Recap: The 10th Annual Ridenhour Prizes

The Fertel Foundation and the Nation Institute honor those dedicated to exposing the truth.

In a city that knows deception and cover-ups all too well, whistleblowers are often
the catalyst for change.

A decade ago, the Fertel Foundation and the Nation Institute started the Ridenhour
Prizes in honor of
Ron Ridenhour, the journalist who exposed the My Lai massacre. Every year since, journalists, public
interest advocates, academics, and donors have gathered at the National Press Club
to celebrate the accomplishments of whistleblowers.

This year, honorees tackled issues from immigration reform to sex crimes in the military.
The annual award ceremony began at noon on Wednesday with a reception, followed by
a luncheon and a presentation.

Guests—many in business attire, having come from work—gathered around the reception
hall’s two bars to enjoy afternoon cocktails or wine (some opted for water) and appetizers
such as smoked salmon and capers on toasted bread. Many of the guests were journalists—both
those being honored and those covering the event—so the reception hall was filled
with banter about current events and coverage of hot-topic issues. Lunch in the ballroom
consisted of a colorful salad with chicken, potatoes, lemon, and oil and vinegar,
followed by miniature desserts and coffee.

The first award presented went to
Jose Antonio Vargas, who received the Ridenhour Prize for Truth-Telling. A well-known journalist and
filmmaker, Vargas risked his career and life in the US when he revealed that he was
an undocumented American in a 2011
New York Times Magazine essay. Vargas has since become a leading advocate for immigration reform and founded
Define American, an organization that raises awareness about immigration issues.

Vargas couldn’t be at the luncheon to accept the award himself, so he asked
Gaby Pacheco, who appeared on a 2012
Time magazine cover with Vargas and several other undocumented Americans, to represent
him at the luncheon. Pacheco also testified at a Senate Judiciary Committee hearing
Monday for immigration reform. Vargas had prepared a video for his award acceptance.
“I am an American—I just don’t have the papers to show you,” he said at the end of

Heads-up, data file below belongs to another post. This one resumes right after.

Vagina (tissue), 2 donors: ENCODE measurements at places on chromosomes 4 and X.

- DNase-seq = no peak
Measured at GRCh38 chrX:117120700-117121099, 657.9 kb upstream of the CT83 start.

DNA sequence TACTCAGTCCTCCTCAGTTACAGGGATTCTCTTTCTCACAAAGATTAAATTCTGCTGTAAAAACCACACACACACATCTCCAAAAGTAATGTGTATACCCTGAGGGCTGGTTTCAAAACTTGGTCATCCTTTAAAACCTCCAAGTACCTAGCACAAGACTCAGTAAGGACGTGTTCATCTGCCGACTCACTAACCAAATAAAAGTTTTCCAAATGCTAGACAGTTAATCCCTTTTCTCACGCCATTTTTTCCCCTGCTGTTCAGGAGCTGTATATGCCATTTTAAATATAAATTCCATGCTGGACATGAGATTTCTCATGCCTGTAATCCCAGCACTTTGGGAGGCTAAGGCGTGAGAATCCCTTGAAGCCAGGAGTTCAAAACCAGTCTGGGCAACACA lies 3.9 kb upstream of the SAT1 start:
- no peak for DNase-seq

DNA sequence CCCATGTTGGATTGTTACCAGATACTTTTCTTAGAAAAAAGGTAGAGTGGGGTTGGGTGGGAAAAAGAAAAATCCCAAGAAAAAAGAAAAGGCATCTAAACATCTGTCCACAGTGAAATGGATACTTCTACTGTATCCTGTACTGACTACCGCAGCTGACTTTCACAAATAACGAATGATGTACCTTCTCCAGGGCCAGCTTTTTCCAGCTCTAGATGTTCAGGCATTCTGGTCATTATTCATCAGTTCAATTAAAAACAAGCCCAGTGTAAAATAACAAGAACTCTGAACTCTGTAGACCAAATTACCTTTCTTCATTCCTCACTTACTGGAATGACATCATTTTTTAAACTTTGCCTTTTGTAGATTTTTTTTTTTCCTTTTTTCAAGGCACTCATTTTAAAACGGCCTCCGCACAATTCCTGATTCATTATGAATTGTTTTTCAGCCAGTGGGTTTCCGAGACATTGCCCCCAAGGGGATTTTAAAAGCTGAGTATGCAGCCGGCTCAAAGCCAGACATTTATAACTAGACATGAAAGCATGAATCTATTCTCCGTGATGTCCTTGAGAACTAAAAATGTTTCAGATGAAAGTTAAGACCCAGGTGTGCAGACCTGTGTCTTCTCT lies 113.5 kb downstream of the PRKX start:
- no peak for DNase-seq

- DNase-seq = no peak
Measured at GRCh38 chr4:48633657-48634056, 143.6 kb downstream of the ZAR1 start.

the video.

Next up,
Seth Rosenfeld received the Ridenhour Book Prize for
Subversives: The FBI’s War on Student Radicals, and Regan’s Rise to Power. Rosenfeld began researching FBI surveillance in the 1960s. At the time, he had no
idea that his research would lead to five Freedom of Information Act [FOIA] lawsuits
against the FBI over 27 years and that the FBI would spend more than $1 million trying
to keep records Rosenfeld requested under wraps. The FBI ultimately had to surrender
more than 300,000 pages of records, which Rosenfeld used to write his book.

Amy Ziering and
Kirby Dick received the Ridenhour Documentary Film Prize for
The Invisible War, a 2012 documentary that confronts the issue of rape in the military. Ziering began
to tear up as she described her experience interviewing a victim. After the interview,
the female soldier told Ziering that even if her story didn’t make it into the documentary,
she was grateful that she finally had the chance to tell it. Ziering and Dick also
recognized a military official who resigned so that he could be interviewed for the

James Hansen, winner of the Ridenhour Courage Prize, has been warning the world about global warming
for 25 years and is still working to raise awareness about climate change. Hansen
was the first leading scientist to bring this issue to light. In 1988, he testified
about the greenhouse effect in front of the Senate Energy and Natural Resources Committee.
At the time, Hansen was the director of NASA’s Institute for Space Studies. The next
day, the
New York Times ran the headline, “Global Warming Has Begun.” Hansen has since been arrested five
times during peaceful protests.

Against all odds, these award winners blew the whistle on some of the biggest issues
of our time. During his introduction of the ceremony, Fertel Foundation President
Randy Fertel quoted Bob Edgar, the president of Common Cause who passed away early
this week: “We need to stand up when others tell us to sit down, and we need to speak
out when others tell us to be silent.”

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